The 2007-2009 Financial Crisis

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The central bank carries about its business by supervising banks, providing bank services, and distributing currency to finance the entire country. It's fiscal responsibilities included paying government bills, selling government securities, and distributing currency (McDougal 482-483). Currency is distributed when the Fed makes loans to banks; this gets money into circulation. The primary bank is also able to control how much money is put into the economy using monetary policies.

There are three monetary tools that are used to influence the economy. Open market operations sale and purchase government bonds and stocks. This is the most commonly used policy to adjust money supply. The federal funds rate is the interest rate banks charge each
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citizens because of the idle economy. America was unprepared because little was done to prevent the crisis and much was done to encourage it. According to Yener Altunbas, Simone Manganeli, and David Marques-Ibanez, "the 2007-2009 financial crisis resulted in the largest realization of bank risk since the Great Depression, producing record levels of unemployment... [because of] banks with large size, low levels of capital, unstable funding and aggressive credit expansion in the years before the crisis." Before 2007, banks kept low interest rates, making it easier for consumers and businesses to borrow money. The problem was the money being lent out was borrowed money. Since it was easy to get money, many Americans figured it was a great opportunity to become homeowners. The great demand for houses led to inflation in home prices that rose to unsustainable levels. Banks noticed this and began to refuse to lend out money in fear that they would run out and go bankrupt. The sudden halt on loans quickly caused a large drop in aggregate demand, leading to lower production and ultimately no available jobs. If someone who had taken out a loan suddenly lost their job, they would not be able to pay it back, meaning they'd have to get a default on the loan. Those who had taken out a loan for a mortgage found themselves with a foreclosed homes and out on the streets. Even after the recession …show more content…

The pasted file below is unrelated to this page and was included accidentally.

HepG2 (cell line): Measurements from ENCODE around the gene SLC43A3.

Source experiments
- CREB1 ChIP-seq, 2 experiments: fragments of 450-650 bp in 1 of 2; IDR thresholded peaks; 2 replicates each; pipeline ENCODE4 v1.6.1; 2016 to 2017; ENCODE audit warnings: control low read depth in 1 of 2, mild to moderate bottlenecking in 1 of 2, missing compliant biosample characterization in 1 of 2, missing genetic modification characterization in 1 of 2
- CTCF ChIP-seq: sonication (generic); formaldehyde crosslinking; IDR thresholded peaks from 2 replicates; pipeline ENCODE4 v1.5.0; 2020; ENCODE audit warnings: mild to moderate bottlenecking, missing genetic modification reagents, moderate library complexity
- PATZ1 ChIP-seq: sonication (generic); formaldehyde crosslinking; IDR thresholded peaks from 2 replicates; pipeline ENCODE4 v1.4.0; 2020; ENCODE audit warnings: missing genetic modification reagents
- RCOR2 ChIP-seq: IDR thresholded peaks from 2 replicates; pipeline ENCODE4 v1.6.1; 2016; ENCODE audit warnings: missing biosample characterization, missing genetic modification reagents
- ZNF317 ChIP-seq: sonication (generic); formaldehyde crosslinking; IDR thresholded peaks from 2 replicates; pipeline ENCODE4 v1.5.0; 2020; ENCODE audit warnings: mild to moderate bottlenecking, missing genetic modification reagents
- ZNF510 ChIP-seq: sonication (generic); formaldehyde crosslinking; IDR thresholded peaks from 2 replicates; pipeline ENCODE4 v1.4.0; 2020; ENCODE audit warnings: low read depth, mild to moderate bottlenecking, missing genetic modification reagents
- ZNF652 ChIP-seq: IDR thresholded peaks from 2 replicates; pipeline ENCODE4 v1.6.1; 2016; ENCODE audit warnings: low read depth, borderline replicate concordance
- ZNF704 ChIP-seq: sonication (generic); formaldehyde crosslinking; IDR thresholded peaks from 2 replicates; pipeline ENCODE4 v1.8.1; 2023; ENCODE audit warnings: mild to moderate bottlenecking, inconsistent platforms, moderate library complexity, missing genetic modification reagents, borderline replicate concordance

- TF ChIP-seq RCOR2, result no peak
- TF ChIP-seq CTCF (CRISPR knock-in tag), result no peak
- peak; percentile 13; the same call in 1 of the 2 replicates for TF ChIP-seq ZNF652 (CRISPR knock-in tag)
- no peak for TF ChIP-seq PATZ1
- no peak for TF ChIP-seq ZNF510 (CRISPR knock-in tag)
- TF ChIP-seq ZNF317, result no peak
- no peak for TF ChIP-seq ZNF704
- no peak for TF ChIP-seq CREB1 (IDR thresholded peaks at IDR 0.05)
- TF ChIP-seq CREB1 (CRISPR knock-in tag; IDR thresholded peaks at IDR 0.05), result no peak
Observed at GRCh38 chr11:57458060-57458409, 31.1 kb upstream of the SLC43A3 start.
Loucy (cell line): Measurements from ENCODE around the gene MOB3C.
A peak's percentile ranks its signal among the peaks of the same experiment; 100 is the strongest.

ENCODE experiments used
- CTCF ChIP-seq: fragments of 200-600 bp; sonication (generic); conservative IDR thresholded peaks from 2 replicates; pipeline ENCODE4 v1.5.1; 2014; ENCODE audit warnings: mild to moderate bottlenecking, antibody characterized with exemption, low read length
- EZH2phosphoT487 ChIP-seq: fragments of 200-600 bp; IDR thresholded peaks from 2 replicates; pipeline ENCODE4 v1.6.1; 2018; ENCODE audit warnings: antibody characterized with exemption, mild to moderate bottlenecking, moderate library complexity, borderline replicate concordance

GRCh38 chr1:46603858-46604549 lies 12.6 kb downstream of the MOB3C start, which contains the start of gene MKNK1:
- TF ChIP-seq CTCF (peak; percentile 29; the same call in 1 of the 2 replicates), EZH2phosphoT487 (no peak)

"The Administration worked with the Federal Reserve and the FDIC to help repair the financial system" (Romer 3). All three worked to "stabilize the housing market" and fix the problem caused prominently by banks and consumers. The Fed reduced mortgage interest so that those who still had a home could afford to stay in it. It also bought large quantities of government bonds and mortgage-backed securities to further reduce interest rates, according to Romer. Furthermore, it cut taxes and made income-support payments. These actions had a positive impact that resulted in an increase in real GDP and a decrease in